The savior complex can evolve into a martyr complex, where individuals believe they must “bear the burdens” of others.

This unhealthy lifestyle, often rooted in religious conditioning, leads to avoiding personal happiness and responsibility and perpetuating others' dependency.

Understanding the martyr complex is crucial for maintaining a balanced approach to spirituality and self-care.

 

 

 

10. The trap of binding

10. The trap of binding

After experiencing profound mystical states, it's common to become attached to these transcendent moments.

The transition back to ordinary reality can be jarring, leading to an attachment to our spiritual “stories” and beliefs.

Our thoughts, trying to make sense of these experiences, often cling to various ideas in an attempt to control them.

However, the more we attach to our beliefs, narratives, dreams, and mental interpretations, the more we suffer. We forget that all experiences, including transcendental ones, are transient.

Enlightenment is not a static achievement but an ongoing surrender and a shift in our approach to life.

Attachment is a pervasive trap that can both facilitate and hinder spiritual growth. Initially, these ideas catalyze growth, but clinging to them eventually stifles our progress.

When our ideas become more like protective blankets than growth catalysts, we face a significant issue.

True freedom is not found in thoughts but in liberating ourselves from being bound to them. It's in this liberation that we truly experience freedom.

 

 

 

11. The trap of relying on external answers

11. The trap of relying on external answers

As we navigate our spiritual path, it's natural and beneficial to seek external guidance.

Engaging in activities like reading enlightening books, participating in workshops and seminars, attending retreats, practicing holistic techniques, and consulting spiritual mentors can significantly aid our spiritual development.

However, there’s a risk of becoming overly dependent on these external sources for our spiritual liberation and happiness.

This dependency becomes apparent when spiritual seekers excessively idolize their gurus, inadvertently projecting their divinity onto others.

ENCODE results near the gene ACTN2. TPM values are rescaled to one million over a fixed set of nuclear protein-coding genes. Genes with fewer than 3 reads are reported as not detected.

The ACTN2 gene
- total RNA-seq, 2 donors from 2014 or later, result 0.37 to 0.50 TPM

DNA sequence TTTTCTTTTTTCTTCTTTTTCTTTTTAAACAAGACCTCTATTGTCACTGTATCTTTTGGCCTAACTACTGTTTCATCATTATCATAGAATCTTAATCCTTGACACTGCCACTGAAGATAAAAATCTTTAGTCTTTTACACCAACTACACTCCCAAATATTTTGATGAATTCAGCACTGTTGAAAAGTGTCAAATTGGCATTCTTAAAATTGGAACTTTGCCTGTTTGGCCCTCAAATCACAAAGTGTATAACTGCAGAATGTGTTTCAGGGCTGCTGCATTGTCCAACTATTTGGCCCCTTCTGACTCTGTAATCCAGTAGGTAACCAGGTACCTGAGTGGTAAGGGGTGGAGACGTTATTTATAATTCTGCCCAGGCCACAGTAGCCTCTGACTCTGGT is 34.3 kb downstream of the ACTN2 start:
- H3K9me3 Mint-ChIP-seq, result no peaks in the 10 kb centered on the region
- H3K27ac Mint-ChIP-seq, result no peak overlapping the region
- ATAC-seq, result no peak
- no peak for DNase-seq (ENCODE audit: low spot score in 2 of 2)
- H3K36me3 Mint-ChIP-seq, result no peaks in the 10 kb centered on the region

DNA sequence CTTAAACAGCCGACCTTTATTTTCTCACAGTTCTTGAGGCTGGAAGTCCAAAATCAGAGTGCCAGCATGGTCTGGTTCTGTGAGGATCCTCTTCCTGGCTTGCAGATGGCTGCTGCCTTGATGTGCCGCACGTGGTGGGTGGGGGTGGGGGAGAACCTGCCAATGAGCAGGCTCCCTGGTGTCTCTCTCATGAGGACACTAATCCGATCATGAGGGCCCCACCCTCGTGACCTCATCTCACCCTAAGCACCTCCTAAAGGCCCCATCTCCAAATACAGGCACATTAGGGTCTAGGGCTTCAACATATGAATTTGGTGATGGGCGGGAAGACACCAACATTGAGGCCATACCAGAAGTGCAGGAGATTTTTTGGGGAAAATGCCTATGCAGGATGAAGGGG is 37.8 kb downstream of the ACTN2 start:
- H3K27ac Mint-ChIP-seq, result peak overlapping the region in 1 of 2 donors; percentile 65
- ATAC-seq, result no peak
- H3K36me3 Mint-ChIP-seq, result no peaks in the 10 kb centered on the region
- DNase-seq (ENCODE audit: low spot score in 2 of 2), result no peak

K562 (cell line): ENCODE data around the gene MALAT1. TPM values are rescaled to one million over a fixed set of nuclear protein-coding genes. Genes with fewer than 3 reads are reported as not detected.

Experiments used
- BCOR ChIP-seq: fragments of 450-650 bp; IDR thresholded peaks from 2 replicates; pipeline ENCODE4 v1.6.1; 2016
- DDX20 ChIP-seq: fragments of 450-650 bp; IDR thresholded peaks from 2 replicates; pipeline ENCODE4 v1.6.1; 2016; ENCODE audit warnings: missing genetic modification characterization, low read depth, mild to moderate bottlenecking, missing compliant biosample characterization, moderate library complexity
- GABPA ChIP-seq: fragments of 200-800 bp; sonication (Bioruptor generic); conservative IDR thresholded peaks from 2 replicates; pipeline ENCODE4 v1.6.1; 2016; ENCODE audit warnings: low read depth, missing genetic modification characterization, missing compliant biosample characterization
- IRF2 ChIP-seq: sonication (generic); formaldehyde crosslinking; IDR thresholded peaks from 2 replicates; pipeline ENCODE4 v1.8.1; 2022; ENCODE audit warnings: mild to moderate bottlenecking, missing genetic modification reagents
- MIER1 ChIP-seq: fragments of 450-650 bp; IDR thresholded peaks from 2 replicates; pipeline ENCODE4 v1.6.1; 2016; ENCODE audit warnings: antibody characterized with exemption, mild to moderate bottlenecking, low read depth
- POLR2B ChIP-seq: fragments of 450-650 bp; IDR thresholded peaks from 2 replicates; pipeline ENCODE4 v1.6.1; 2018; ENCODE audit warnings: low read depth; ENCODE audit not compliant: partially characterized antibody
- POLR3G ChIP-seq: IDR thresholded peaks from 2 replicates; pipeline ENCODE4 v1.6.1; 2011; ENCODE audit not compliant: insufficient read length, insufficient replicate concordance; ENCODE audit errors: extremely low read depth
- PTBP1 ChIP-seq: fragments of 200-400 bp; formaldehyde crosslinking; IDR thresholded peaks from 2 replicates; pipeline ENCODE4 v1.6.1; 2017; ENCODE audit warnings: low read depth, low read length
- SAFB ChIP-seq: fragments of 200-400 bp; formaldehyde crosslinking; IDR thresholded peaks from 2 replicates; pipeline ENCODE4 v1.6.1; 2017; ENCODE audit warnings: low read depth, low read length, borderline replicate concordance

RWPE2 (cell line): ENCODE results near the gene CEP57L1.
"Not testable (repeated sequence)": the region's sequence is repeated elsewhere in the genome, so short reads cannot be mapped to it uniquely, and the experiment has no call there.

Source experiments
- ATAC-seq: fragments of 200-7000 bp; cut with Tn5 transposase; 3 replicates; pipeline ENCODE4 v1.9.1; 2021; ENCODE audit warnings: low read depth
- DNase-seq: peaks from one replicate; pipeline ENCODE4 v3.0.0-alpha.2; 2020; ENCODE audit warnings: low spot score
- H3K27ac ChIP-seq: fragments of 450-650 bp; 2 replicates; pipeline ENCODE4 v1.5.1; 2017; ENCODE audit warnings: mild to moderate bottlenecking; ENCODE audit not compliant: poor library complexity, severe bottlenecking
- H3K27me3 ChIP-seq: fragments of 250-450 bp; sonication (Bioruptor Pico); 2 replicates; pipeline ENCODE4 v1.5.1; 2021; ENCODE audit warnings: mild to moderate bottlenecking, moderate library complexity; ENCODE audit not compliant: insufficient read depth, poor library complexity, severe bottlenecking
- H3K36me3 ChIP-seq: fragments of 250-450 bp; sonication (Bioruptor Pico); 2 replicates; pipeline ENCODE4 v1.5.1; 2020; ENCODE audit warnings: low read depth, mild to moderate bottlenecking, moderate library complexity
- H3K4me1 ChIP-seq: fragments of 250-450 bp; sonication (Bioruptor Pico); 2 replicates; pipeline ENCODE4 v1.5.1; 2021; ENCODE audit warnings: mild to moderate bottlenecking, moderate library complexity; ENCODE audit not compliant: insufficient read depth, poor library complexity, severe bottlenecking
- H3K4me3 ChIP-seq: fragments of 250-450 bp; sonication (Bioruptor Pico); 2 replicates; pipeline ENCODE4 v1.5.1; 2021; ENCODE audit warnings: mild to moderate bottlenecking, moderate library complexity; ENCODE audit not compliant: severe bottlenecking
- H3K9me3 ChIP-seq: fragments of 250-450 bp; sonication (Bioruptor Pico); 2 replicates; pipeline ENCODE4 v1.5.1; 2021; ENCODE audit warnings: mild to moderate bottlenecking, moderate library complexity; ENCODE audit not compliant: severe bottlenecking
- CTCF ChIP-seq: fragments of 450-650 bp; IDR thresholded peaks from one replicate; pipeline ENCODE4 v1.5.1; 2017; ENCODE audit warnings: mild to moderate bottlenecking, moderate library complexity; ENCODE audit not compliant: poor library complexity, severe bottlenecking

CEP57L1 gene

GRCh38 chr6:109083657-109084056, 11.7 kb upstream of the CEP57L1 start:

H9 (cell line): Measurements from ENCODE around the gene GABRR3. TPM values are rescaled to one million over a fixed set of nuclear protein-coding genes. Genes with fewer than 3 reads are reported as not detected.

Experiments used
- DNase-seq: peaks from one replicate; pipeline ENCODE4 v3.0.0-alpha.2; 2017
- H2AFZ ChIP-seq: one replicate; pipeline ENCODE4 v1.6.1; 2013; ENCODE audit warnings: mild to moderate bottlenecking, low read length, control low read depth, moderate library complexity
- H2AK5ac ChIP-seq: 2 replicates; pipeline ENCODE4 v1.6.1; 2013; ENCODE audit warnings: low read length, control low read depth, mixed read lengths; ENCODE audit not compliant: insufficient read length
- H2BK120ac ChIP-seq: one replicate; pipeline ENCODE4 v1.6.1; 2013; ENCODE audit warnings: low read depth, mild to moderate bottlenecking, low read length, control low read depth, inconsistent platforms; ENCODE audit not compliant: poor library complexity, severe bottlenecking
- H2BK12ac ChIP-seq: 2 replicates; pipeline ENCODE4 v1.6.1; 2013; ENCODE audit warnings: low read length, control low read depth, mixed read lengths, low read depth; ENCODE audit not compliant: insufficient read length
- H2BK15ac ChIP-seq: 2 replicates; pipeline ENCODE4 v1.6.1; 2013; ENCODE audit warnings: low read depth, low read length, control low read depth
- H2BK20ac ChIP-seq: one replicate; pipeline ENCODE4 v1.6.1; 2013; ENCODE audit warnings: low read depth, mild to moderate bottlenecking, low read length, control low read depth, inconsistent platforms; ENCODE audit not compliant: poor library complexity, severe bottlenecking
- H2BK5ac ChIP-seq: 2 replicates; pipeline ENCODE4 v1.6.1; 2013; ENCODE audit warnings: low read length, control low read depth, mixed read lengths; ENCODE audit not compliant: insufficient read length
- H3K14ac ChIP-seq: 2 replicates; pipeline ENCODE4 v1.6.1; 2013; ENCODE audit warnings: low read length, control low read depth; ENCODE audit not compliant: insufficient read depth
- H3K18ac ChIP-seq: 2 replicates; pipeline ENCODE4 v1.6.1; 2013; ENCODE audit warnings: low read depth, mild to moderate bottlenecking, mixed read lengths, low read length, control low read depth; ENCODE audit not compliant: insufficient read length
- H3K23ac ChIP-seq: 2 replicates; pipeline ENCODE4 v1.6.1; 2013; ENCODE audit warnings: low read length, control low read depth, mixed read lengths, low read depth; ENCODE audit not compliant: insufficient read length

When we habitually look outward for answers, we risk losing touch with our inner wisdom. We may forget that the most profound guidance and insight come from within, mistakenly believing that external sources alone will lead us to enlightenment.

It's crucial to periodically pause and reflect on our spiritual journey, asking ourselves if we're seeking direct, personal experiences or relying too heavily on the perspectives and teachings of others.

True freedom and connection with our soul come from within, not from external validations or guidance.

 

 

Last Words

To navigate and free ourselves from these traps, radical honesty with ourselves is essential.

We must acknowledge when we've strayed off course and allowed our ego to take the reins. Delving into our shadow selves and examining our false beliefs can be incredibly enlightening.

If you find yourself caught in one of these traps, remember, it’s a common part of the human experience.

Recognizing the subtle ways in which the ego can “spiritualize” beliefs and ideas is challenging.

The more open, humble, and honest you are with yourself, the easier it becomes to see through these deceptions and liberate yourself.

Embrace the unknown and the possibility of being wrong. Every experience, no matter how difficult, offers a lesson. Ultimately, everything you seek and yearn for is within your soul.

 

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Is a digital marketer, yoga teacher, and writer. She's fascinated with the power of words and ideas to change the world. Kathleen loves exploring new philosophical insights from various spiritual traditions as well as popular psychology and holistic wellness practices.